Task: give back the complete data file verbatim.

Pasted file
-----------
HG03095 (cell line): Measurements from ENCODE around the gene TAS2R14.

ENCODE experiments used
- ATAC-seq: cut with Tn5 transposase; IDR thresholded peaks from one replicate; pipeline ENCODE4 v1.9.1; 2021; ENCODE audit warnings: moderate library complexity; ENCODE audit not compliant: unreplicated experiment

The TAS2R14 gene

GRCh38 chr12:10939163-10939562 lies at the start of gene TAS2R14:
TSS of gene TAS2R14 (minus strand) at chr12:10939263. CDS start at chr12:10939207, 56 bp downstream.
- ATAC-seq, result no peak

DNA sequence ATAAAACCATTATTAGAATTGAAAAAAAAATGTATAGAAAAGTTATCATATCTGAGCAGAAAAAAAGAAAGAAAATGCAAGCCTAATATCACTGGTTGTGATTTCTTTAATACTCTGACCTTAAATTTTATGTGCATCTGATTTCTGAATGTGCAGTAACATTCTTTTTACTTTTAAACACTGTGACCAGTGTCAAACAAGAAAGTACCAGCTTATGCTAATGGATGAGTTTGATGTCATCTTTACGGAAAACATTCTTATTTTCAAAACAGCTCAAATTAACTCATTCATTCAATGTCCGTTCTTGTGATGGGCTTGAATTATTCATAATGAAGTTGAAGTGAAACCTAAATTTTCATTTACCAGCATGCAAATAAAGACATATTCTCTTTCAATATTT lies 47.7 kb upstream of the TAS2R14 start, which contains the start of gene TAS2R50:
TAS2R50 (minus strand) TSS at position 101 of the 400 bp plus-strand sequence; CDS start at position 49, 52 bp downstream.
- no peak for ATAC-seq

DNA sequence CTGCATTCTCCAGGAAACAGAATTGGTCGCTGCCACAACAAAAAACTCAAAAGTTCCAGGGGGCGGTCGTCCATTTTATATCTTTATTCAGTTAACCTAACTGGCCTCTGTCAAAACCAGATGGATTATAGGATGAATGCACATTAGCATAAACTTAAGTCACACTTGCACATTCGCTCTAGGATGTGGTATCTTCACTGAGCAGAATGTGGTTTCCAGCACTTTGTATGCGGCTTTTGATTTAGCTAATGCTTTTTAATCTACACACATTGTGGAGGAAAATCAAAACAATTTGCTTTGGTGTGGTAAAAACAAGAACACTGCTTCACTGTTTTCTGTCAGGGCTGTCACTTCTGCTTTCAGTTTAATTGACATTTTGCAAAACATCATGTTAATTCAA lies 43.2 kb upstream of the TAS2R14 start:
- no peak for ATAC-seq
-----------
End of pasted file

HG03095 (cell line): Measurements from ENCODE around the gene TAS2R14.

ENCODE experiments used
- ATAC-seq: cut with Tn5 transposase; IDR thresholded peaks from one replicate; pipeline ENCODE4 v1.9.1; 2021; ENCODE audit warnings: moderate library complexity; ENCODE audit not compliant: unreplicated experiment

The TAS2R14 gene

GRCh38 chr12:10939163-10939562 lies at the start of gene TAS2R14:
TSS of gene TAS2R14 (minus strand) at chr12:10939263. CDS start at chr12:10939207, 56 bp downstream.
- ATAC-seq, result no peak

DNA sequence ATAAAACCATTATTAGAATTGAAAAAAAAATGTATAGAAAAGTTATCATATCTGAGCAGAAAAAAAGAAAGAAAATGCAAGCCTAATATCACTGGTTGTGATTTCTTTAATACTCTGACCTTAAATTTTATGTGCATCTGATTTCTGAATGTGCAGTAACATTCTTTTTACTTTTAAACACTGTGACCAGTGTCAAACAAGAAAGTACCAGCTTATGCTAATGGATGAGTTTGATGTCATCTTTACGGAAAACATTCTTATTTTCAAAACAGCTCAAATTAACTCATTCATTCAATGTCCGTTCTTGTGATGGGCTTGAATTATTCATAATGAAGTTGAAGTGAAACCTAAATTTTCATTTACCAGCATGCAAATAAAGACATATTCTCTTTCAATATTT lies 47.7 kb upstream of the TAS2R14 start, which contains the start of gene TAS2R50:
TAS2R50 (minus strand) TSS at position 101 of the 400 bp plus-strand sequence; CDS start at position 49, 52 bp downstream.
- no peak for ATAC-seq

DNA sequence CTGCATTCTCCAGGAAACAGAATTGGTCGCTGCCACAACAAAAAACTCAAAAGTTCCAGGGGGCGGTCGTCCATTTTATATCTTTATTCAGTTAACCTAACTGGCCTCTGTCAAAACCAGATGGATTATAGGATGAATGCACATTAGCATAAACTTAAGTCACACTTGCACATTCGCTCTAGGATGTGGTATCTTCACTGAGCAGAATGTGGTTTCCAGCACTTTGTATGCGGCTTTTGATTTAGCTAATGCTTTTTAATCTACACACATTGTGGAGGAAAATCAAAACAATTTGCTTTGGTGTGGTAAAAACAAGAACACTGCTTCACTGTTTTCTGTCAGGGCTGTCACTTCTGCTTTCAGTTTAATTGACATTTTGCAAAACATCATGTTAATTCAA lies 43.2 kb upstream of the TAS2R14 start:
- no peak for ATAC-seq